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UCSD finds a future in smartphones to measure our oxygen levels

According to this recently published report, the smartphone strategy is almost the same level of efficiency as the traditional standard hospital device. 
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Engineers from the University of California, San Diego and University of Washington, provide a proof-of-concept analyzation displaying how smartphones are capable of examining blood oxygen levels. 

According to this recently published report, the smartphone strategy is almost the same level of efficiency as the traditional standard hospital device. 

Professor of electrical and computer engineering at UCSD, Edward Wang, a leading author in this story, says that the objective of this is to see if a smartphone can be used as a valuable medical device tool. 

“The biggest difference between a medical device, how it’s made and how the smartphone-based health monitor works, is that we don’t have a perfect system and we have to use machine learning and a lot of data to sort of help us get to somewhere close to what would have been the perfect physical system, which is the medical device,” said Wang, who's also is a faculty member of UCSD's Design Lab.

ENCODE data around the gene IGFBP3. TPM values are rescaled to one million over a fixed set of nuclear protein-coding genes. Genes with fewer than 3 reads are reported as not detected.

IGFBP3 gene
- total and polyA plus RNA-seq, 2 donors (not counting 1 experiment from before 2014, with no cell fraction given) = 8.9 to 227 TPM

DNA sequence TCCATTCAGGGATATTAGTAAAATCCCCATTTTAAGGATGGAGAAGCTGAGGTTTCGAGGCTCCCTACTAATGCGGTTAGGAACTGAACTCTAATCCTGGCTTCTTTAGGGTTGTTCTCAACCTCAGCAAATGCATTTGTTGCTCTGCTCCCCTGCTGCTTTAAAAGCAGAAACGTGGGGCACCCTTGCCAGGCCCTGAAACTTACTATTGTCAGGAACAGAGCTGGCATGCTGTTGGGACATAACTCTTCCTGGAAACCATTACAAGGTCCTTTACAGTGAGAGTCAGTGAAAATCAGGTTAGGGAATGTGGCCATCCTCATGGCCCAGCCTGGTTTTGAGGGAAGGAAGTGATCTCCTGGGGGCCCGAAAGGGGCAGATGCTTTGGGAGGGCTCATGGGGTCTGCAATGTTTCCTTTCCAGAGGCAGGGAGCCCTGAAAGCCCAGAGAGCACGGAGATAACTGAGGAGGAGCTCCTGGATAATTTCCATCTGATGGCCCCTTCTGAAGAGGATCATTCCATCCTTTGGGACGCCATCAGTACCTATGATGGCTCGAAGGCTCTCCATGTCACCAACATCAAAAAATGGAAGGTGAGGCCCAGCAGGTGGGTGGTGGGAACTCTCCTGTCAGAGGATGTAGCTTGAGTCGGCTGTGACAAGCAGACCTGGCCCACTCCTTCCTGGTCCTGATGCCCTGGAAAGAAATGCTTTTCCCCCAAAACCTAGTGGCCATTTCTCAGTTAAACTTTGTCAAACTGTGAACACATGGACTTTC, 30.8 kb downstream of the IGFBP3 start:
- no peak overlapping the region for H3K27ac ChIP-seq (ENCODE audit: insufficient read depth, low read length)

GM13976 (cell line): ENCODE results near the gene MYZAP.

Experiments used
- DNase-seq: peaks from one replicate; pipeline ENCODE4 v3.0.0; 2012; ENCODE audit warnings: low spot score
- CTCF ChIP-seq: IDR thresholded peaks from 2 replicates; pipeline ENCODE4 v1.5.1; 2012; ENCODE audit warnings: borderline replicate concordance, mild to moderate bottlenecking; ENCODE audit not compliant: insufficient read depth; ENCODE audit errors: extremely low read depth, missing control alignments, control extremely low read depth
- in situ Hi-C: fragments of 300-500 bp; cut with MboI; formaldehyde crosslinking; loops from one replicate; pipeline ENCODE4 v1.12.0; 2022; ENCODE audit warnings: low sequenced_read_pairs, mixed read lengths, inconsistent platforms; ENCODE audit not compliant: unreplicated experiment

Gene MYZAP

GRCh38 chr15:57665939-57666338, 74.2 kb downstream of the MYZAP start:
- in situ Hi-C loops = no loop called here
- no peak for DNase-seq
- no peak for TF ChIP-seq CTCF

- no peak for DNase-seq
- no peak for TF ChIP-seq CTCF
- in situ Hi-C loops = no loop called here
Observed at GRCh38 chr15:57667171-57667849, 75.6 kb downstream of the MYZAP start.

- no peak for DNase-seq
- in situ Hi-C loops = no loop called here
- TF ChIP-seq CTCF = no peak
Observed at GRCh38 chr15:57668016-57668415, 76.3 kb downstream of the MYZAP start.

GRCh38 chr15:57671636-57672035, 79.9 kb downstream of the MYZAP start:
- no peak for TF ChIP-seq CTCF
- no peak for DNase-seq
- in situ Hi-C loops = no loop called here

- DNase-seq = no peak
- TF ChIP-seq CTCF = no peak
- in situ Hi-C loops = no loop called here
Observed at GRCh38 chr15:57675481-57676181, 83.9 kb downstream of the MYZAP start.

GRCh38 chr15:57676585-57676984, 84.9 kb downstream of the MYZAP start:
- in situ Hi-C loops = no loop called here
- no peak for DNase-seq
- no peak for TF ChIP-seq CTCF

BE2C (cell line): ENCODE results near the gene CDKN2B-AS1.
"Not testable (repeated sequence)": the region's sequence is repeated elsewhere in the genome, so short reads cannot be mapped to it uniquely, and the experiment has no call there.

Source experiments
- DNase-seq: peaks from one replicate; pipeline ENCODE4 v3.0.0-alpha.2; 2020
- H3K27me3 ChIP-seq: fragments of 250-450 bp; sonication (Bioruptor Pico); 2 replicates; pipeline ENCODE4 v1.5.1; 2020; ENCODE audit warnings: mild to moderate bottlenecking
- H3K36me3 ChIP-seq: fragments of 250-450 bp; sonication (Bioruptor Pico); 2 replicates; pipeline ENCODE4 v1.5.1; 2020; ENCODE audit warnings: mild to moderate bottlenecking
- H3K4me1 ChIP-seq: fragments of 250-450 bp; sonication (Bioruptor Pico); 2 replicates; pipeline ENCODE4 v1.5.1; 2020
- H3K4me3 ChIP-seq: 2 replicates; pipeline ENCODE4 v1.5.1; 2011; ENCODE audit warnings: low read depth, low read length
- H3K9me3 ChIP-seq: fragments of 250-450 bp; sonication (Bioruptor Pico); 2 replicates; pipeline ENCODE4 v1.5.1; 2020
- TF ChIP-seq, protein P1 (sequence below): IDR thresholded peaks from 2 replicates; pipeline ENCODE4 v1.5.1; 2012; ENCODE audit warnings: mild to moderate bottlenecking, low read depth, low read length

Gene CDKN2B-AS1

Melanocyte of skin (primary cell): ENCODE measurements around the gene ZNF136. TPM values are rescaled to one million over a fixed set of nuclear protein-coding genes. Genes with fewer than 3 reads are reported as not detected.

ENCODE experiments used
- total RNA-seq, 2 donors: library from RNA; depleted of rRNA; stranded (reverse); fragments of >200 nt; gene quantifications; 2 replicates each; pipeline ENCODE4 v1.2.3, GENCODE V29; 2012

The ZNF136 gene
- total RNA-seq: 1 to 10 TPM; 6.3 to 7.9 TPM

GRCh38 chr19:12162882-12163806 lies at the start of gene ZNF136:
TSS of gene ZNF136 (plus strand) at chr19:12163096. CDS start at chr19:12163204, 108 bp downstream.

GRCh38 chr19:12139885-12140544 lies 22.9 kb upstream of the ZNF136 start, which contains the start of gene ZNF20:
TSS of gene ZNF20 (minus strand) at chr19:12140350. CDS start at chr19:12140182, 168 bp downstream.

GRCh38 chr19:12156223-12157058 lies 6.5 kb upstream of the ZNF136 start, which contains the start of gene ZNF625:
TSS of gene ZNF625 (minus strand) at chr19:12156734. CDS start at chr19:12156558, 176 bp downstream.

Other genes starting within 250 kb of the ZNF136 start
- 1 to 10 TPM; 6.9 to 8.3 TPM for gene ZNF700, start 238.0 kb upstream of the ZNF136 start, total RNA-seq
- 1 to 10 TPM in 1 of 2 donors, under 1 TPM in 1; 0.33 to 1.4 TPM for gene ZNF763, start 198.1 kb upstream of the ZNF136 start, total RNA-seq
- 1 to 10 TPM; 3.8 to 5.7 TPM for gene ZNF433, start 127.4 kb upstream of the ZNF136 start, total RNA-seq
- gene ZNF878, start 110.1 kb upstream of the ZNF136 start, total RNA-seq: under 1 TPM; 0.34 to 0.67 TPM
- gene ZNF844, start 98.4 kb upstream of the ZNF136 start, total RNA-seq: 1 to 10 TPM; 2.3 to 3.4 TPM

When conducting this study, the research authors utilized a smartphone's camera device to take a video clip of an individual's blood flow with one placed finger, and used another finger to track it with a pulse oximeter tool. 

With a smartphone device, the light would analyze how the amount of oxygen in the blood switches colors. 

According to Professor Edward Wang, as oxygen attaches to hemoglobin, there's an eventual switch of color in the blood due to the change of saturation of the oxygen in the blood itself. 

“The camera records how much that blood absorbs the light from the flash in each of the three color channels it measures: red, green and blue,” Wang said.

However, the authors of this study says that it will take quite some time before this smartphone tool starts being used commonly in homes or medical clinics.